A map of the southeastern US with a spotlight on Florida.
Illustration by Lanette Behiry/Real Estate News

Florida a rising MVP with #2 most valuable housing market 

With the value of its residential real estate surpassing $3.6 trillion, Florida edged out New York but trails California among markets with the top home values.

March 15, 2023
3 minutes

Key points:

  • Florida overtook New York to claim the No. 2 spot among states with the most valuable housing markets in 2023.
  • California retained its sizable lead, with $9.5 trillion in market value compared to Florida's $3.6 trillion.
  • More people moving to Florida, along with a high percentage of cash buyers, have resulted in an active housing market.

Florida may not be as populous as California and Texas, but it's quickly becoming one of the most valuable housing markets in the U.S.

The Sunshine State now ranks second in the nation for residential real estate market value, according to a new report from Zillow. Florida's real estate market value at the end of 2022 was $3.62 trillion.

That's still well behind California's $9.52 trillion, but enough to pass New York's total of $3.32 trillion. Texas came in at No. 4 with $3.16 trillion, even though the state has several million more people than Florida. Washington state rounded out the top five with a market value of $1.63 trillion.

A combination of rising home values and a surge in construction helped push Florida above New York, said Zillow Senior Economist Orphe Divounguy.

"As always, the bulk of the increase came from higher valuations of existing homes, but last year's increase in the housing stock plays a bigger role than usual as builders have raced to meet demand," Divounguy said.

All but a handful of states had above-normal jumps in overall market value, Divounguy said in an email. Florida experienced a growth rate that was more than double its recent average, though some states, like Connecticut, posted even higher growth rates.

Florida's popularity continues to defy the overall market slowdown. It's consistently been one of the most popular places to move to, which helped it become the fastest-growing state in 2022

Buyer interest has continued into early 2023, with pending home sales and showing appointments rising in South Florida in January, according to data from the Miami Association of Realtors.

"Miami is a unique market because of our high percentage of cash buyers, surging migration and soaring number of international and domestic buyers," said Ines Hegedus-Garcia, Miami Association of Realtors board chair. "Miami is shielded in a sense from interest rate hikes because of those fundamentals. While other major U.S. markets are seeing decreasing prices, the Miami market is still very strong and still appreciating."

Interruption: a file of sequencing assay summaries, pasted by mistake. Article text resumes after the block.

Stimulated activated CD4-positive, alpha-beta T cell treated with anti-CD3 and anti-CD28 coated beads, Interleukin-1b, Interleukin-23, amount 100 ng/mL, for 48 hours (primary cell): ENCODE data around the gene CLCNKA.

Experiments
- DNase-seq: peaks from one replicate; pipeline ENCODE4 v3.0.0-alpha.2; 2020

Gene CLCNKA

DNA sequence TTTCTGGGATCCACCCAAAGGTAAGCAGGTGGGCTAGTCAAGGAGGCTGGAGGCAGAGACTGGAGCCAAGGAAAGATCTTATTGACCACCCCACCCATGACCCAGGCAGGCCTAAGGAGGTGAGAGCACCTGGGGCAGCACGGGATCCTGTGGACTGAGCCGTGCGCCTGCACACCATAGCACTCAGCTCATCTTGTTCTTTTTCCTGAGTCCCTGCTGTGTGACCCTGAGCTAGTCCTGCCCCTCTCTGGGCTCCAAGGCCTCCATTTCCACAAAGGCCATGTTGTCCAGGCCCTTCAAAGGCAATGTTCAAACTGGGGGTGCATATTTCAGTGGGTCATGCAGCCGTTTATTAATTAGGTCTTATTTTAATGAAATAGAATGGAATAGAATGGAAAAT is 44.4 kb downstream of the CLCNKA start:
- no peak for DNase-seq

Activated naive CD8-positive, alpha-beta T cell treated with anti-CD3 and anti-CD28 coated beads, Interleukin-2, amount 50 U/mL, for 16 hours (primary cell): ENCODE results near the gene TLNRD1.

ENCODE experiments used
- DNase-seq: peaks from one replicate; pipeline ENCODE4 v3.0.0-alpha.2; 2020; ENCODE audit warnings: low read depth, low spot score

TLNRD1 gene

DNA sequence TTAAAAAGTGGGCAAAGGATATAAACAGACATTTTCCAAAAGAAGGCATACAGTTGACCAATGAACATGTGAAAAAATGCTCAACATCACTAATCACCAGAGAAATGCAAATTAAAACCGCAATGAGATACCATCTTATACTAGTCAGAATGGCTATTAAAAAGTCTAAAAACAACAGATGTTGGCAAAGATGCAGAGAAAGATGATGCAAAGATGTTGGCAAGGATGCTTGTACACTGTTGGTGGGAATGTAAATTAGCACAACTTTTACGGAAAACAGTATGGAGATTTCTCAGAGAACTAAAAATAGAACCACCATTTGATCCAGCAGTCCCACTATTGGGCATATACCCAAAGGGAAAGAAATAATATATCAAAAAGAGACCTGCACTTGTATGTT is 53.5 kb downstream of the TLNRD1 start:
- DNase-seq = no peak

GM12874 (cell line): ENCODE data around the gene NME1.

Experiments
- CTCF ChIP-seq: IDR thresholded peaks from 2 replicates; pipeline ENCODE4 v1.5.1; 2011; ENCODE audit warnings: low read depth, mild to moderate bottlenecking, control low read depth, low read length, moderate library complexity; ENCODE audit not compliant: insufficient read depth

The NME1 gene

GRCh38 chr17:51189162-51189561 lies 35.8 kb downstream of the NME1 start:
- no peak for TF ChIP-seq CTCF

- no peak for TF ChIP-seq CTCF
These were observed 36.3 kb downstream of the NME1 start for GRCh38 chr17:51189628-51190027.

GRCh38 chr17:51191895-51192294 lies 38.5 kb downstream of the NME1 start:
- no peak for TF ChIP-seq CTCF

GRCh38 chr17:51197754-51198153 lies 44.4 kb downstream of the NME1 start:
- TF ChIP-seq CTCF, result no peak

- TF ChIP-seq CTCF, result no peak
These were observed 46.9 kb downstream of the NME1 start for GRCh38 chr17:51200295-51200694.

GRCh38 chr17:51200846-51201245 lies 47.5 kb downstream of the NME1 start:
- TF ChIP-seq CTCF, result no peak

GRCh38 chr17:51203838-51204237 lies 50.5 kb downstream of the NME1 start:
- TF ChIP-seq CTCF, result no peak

Among metro areas, Florida cities also dominated, accounting for eight of the top 10 areas for market value growth. Lakeland, east of Tampa, came in first with a 25.3% rise in overall market value. The only non-Florida communities in the top 10 were Charleston, North Carolina (up 21.2% year-over-year) and Syracuse, New York (up 20.2%).

Most states relied on current homes for market value increases, but two states — California and Idaho — had more than half of the value increase come from new construction, according to the report. 

In California, 62.4% of the increase in home values came from newly built homes, well above the U.S. average of 18.9%. "That's a reflection of how deep the home value cuts were across much of the state," Divounguy said.

For 2023, Divounguy expects Florida to remain near the top as it continues to experience rapid population growth.

"It is no longer just retirees moving to Florida. Millennials are also moving to the region," Divounguy said.

While Florida's home values are expected to keep growing this year, some states could see year-over-year declines, Divounguy said. 

"California and Idaho are getting closer to the edge," Divounguy said. "With housing affordability being a major challenge, the most expensive metros in the country have seen a slowdown in demand but also a large decline in the number of housing starts. This makes sense: builders are essentially telling you where demand will be next year. A big slowdown in new building permits and starts do not bode well for the total value of residential real estate."

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